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Chicago moves to tighten gun purchase rules

Chicago gun stores would have to videotape purchases under an ordinance approved by the Chicago City Council on June 25, 2014. Here John Jackson, co-owner of Capitol City Arms Supply, shows off an AR-15 assault rifle for sale in 2013

Seth Perlman/AP

The Chicago City Council has approved an ordinance that dramatically limits where gun stores can operate and requires them to videotape every purchase to prevent people from buying a gun for someone else.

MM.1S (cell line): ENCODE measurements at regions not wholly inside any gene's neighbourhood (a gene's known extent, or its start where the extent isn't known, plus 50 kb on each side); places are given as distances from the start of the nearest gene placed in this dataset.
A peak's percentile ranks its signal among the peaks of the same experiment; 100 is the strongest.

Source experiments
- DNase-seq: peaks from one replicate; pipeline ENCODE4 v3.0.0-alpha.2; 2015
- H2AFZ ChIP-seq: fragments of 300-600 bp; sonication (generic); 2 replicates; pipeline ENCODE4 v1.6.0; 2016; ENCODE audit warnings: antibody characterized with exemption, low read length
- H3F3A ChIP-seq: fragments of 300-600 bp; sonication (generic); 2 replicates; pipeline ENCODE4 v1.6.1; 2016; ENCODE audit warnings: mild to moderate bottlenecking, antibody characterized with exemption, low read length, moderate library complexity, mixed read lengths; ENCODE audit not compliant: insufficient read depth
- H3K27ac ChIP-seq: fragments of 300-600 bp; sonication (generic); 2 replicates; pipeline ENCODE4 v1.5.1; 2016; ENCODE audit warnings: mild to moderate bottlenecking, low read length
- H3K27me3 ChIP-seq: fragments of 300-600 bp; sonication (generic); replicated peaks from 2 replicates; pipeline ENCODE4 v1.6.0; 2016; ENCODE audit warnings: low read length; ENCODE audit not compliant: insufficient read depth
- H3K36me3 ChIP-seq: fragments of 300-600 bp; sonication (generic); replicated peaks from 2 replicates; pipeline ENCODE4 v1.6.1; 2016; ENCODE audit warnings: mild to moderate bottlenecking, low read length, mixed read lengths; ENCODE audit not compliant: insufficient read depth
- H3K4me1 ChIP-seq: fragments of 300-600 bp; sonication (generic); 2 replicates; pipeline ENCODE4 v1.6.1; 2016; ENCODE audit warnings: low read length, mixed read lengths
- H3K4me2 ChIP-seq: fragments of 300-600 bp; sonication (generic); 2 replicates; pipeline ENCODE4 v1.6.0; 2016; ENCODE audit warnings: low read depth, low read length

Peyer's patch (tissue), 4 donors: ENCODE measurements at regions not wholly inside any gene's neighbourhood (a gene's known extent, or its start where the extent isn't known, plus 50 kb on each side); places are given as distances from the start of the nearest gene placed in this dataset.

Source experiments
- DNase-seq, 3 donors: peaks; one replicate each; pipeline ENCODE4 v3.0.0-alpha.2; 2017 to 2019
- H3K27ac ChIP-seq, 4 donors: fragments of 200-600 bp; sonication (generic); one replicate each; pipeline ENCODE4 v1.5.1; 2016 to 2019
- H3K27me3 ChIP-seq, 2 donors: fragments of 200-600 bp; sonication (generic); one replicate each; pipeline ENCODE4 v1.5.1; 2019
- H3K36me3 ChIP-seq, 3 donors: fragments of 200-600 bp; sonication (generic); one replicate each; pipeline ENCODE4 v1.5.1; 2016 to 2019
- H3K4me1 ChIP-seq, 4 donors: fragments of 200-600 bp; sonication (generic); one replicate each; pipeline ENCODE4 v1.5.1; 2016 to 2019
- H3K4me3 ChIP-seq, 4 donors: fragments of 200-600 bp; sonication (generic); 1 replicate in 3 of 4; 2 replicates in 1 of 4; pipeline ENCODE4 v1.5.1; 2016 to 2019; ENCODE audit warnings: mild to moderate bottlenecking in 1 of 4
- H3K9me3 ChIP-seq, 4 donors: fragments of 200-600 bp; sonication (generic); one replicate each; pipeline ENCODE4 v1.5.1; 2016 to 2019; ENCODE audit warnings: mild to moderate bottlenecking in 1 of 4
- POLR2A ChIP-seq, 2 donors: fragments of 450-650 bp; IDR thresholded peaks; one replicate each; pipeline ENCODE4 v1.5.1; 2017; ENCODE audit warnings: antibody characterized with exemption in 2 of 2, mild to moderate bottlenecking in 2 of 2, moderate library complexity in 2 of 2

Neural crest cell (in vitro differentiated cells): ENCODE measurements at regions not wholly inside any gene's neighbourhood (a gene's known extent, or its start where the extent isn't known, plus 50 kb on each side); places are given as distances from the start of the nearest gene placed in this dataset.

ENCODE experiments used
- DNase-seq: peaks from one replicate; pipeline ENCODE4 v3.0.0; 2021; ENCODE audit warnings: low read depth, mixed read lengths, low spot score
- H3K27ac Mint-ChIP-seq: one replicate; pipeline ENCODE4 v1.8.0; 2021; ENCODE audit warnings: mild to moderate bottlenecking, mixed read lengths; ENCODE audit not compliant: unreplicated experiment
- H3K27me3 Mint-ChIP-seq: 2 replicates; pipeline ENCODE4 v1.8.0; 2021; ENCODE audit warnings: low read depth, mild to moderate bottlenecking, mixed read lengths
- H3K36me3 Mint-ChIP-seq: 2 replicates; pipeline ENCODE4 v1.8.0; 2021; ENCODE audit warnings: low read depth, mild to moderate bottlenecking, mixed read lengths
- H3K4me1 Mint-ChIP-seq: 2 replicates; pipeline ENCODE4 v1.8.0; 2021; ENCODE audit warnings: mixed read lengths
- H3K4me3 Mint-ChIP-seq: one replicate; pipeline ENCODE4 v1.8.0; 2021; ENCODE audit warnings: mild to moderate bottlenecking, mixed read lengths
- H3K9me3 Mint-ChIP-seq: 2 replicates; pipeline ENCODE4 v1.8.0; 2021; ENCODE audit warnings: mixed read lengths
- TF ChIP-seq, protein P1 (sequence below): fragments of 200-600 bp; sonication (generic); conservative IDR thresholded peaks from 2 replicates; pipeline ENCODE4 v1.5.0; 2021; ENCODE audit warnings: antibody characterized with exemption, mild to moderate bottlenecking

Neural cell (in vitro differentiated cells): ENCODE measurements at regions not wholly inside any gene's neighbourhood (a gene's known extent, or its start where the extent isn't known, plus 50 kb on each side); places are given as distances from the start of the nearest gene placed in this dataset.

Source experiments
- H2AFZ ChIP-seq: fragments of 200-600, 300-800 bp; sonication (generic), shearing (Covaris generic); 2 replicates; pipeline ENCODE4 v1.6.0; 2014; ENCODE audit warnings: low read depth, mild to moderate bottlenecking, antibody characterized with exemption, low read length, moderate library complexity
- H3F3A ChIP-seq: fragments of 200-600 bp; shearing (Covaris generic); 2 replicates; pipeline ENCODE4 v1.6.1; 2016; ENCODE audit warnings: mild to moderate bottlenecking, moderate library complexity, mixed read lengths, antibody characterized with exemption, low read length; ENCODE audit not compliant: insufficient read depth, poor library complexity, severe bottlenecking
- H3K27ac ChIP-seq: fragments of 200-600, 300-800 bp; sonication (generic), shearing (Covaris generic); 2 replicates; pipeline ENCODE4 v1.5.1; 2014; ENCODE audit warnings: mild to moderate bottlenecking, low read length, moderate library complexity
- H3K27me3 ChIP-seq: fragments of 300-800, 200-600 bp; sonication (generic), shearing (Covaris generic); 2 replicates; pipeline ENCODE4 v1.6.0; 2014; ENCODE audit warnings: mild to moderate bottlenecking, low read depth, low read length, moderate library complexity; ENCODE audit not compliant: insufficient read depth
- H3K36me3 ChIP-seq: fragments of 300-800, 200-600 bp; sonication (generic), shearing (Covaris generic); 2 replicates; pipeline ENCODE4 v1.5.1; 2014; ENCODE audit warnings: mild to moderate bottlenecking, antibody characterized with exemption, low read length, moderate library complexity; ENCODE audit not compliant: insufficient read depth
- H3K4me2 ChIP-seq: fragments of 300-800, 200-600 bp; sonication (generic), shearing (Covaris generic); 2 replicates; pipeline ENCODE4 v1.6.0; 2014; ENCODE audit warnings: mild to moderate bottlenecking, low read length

Aldermen voted 48-0 on Wednesday. The ordinance comes after a January federal court ruling gave Chicago until July 14 to put gun store rules in place. The proposal has been criticized by firearms rights groups and likely will prompt a legal fight.

Chicago has been at the centre of national debate over gun control and gun violence, even before its decades-old handgun ban was invalidated by the U.S. Supreme Court in 2010.

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The new law would prohibit gun shops in most of Chicago.

Richard Pearson of the Illinois State Rifle Association says the ordinance is so restrictive it amounts to a ban, and will likely be challenged in court. He says owners couldn't possibly make a living selling guns in Chicago.

Mayor Rahm Emanuel says the city created a "smart, tough and enforceable ordinance."

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